A U.S. Court will recognize a foreign divorce decree under the doctrine of comity so long as the party has established domicile in the foreign country. As discussed in Hilkmann v. Hilkmann, [c]omity is a recognition which one nation extends within its own territory to the legislative, executive, or judicial acts of another. It is not a rule of law, but one of practice, convenience, and expediency. Although more than mere courtesy and accommodation, comity does not achieve the force of an imperative or obligation…Comity should be withheld only when its acceptance would be contrary or prejudicial to the interest of the nation called upon to give it effect. 2003 PA Super 25 (2005). A U.S. Court will invoke comity by its discretion and will usually look at two factors: whether the foreign court had jurisdiction, and whether fair procedures were used.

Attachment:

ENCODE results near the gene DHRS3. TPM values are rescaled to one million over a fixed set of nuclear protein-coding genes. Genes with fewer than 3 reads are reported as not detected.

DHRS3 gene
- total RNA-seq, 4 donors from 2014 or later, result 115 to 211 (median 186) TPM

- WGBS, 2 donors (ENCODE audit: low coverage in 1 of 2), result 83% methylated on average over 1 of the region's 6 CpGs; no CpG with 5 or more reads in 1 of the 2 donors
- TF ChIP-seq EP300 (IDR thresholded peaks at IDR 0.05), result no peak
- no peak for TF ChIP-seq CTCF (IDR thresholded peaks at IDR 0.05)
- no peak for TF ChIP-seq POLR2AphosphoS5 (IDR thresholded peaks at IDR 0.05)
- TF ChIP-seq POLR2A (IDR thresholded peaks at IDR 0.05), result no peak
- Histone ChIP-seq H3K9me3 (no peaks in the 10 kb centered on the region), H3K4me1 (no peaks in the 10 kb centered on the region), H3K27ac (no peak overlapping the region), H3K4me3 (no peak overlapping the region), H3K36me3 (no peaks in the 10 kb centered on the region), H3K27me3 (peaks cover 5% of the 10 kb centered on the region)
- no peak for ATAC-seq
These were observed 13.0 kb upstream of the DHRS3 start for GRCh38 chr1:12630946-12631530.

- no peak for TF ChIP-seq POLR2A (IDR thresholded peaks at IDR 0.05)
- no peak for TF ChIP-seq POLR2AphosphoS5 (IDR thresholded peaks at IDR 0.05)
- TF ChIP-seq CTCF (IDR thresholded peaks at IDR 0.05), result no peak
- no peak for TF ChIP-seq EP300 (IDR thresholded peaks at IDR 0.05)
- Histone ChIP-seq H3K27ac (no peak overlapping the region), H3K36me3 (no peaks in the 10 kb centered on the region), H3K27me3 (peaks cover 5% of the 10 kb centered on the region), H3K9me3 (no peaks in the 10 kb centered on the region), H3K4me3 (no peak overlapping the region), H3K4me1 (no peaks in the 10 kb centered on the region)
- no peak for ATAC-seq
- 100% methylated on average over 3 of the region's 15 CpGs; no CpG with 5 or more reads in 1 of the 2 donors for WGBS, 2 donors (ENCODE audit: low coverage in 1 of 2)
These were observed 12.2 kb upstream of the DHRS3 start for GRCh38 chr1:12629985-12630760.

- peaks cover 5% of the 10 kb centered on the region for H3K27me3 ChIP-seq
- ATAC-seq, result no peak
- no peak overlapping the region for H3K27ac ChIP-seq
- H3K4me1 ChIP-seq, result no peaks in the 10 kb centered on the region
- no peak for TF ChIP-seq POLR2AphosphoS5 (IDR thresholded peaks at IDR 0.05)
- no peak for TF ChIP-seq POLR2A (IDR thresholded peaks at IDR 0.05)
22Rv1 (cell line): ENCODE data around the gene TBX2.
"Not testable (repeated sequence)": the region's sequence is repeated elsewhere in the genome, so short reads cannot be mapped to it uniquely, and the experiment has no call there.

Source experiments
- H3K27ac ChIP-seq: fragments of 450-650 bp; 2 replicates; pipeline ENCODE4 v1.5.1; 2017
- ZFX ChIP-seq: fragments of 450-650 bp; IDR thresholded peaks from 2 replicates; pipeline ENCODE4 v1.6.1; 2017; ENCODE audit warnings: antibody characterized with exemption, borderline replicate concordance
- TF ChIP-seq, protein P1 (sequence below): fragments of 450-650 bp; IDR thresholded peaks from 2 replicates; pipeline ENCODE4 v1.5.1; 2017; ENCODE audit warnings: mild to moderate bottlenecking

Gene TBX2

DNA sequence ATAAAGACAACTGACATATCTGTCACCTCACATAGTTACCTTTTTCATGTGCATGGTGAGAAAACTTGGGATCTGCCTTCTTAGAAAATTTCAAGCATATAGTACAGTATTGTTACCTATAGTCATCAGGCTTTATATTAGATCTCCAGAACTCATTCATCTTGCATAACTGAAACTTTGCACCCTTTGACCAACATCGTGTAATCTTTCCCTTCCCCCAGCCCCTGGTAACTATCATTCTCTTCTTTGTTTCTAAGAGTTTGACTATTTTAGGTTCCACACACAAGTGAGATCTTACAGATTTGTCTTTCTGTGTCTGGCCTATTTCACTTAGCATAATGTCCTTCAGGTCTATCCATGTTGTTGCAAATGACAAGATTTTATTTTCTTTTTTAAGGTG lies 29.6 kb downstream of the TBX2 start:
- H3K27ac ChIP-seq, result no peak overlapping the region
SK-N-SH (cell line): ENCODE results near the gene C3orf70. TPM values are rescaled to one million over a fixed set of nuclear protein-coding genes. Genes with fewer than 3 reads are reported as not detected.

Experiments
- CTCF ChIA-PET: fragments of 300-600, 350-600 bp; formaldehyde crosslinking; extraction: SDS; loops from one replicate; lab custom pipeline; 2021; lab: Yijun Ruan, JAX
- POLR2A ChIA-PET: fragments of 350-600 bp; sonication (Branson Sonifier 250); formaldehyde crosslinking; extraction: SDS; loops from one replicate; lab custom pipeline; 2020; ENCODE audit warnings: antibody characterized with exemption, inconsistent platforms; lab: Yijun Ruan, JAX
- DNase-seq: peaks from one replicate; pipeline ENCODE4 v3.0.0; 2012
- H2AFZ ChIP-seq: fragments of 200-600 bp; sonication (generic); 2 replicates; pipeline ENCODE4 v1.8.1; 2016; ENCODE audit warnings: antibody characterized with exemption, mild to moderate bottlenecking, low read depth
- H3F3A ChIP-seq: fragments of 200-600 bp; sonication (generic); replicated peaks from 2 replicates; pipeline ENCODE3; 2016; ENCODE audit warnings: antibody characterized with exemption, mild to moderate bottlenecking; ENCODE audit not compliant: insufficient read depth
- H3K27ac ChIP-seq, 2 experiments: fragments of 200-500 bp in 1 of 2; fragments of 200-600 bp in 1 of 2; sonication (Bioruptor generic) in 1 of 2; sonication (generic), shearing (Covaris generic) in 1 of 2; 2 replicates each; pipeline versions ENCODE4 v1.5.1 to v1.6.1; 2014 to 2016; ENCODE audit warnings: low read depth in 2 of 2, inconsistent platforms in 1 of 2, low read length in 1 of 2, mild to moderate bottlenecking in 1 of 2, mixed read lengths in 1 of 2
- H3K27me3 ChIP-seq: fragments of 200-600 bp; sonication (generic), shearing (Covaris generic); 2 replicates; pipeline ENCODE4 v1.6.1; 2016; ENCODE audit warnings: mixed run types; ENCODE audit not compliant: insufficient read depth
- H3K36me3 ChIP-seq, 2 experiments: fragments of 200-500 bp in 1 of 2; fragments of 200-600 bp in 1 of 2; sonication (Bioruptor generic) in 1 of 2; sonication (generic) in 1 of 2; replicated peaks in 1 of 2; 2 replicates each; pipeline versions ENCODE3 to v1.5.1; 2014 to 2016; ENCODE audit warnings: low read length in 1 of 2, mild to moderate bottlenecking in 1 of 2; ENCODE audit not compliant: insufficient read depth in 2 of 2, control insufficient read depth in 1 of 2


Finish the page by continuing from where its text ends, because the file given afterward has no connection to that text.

A U.S. Court will look to domicile as a basis for establishing jurisdiction. In Commonwealth v. Doughty, the court held “[i]t is an established and familiar principle that judicial power to grant a divorce is founded on domicile. In the absence of domicile by at least one of the parties to the action, the Court has no jurisdiction over the cause and its decree will consequently, not be endowed with extraterritorial effect.” 187 Pa. Super. 499 (1958). Accordingly, “[a]n absolute prerequisite to judicial recognition of an out-of-state divorce is that the plaintiff must have resided in the state or country for a minimum period of residency as determined by local authority and that the residency be accompanied by domiciliary intent, i.e., an intent to remain the foreign jurisdiction.” Sargent v. Sargent, 225 Pa. Super. 1 (1973). These principles extend beyond divorce and hold the same for other family law court orders as well as contracts.